“Sometimes it can be quite daunting sitting down with a blank piece of paper,” says Dr Anne. “If you’ve got some structure there to kickstart ideas and thoughts, it’s sometimes less nerve-wracking and less daunting.”

There’s a beauty in the day to day.”

Talking to Dr Anne it seems that her chief responsibility is to ensure quality across their range day in and day out — whilst other aspects of her calendar might change, maintaining the high quality of the spirit is the one constant in her day at the distillery.

It makes sense — Bombay Sapphire is a well established, premium brand known throughout the world. You don't want to mess that up.

But I did wonder if that repetition doesn’t get monotonous or even a touch boring, to which she quickly and unequivocally disagreed.

“I think there’s an element of understanding that being a distiller isn’t just creating new products all the time,” she says. “Coming back to what you said earlier about, do I get bored? No, there’s a beauty in the day to day. I get a real thrill out of knowing that we’ve had a great production week and we’ve met a lot or even beaten all our plans for the week.”

It's an experience of work that a bartender can recognise, she says.

“You know, there’s a lot of day to day operations in bars — it’s the setup, it’s the close down. It’s just getting those drinks out.” Being creative and releasing new menus rarely happens when compared to the repetition of serving drinks all night long.

“So there is that element of procedure that you have to be happy with, which you get through working in a lab or working in a bar.”

There’s a zen in distilling gin, then, getting every little piece perfect every time.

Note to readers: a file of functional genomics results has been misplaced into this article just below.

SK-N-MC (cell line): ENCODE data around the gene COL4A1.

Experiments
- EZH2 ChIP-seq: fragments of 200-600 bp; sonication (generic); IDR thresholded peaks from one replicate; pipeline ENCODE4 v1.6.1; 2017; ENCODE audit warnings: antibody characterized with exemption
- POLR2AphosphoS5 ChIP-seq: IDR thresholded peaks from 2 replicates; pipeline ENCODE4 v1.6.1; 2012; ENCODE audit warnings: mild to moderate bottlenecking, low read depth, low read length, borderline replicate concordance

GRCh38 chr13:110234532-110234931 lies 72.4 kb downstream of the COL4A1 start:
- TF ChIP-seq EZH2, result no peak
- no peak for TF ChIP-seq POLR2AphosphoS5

Technology “won’t tell us if the gins are right or not.”

There’s no doubt a lot of science involved in distillation, and you’ll find plenty of technical equipment even in the smallest of distilleries. But as Dr Anne explains, the most advanced piece of kit in the distillery is one’s nose.

“We have a gas chromatography machine that we use to run traces of all the gin we produce. And that just gives us an idea of the main compounds that are in the gin,” she says. “It won’t tell us if the gin’s right or not.

“I can pick up two samples of Bombay Sapphire — I think one’s great and one’s different and not right; they look exactly the same on the gas chromatography. And that therein lies the issue, because then you’re having to try and find what’s gone wrong, and you can’t, there’s no machine that can tell you that and that’s where your skills as a distiller and looking at the botanicals and the distillation process, the profile, cut points — you have to go back to those.”

So whilst Dr Anne may have a PhD in organic chemistry, and it no doubt helps to understand the distillation process and the workings of a modern distillery, it isn’t the most important element in her arsenal. It’s how she brings that knowledge to bear on the tasks at hand combined with her natural abilities — like having a good nose.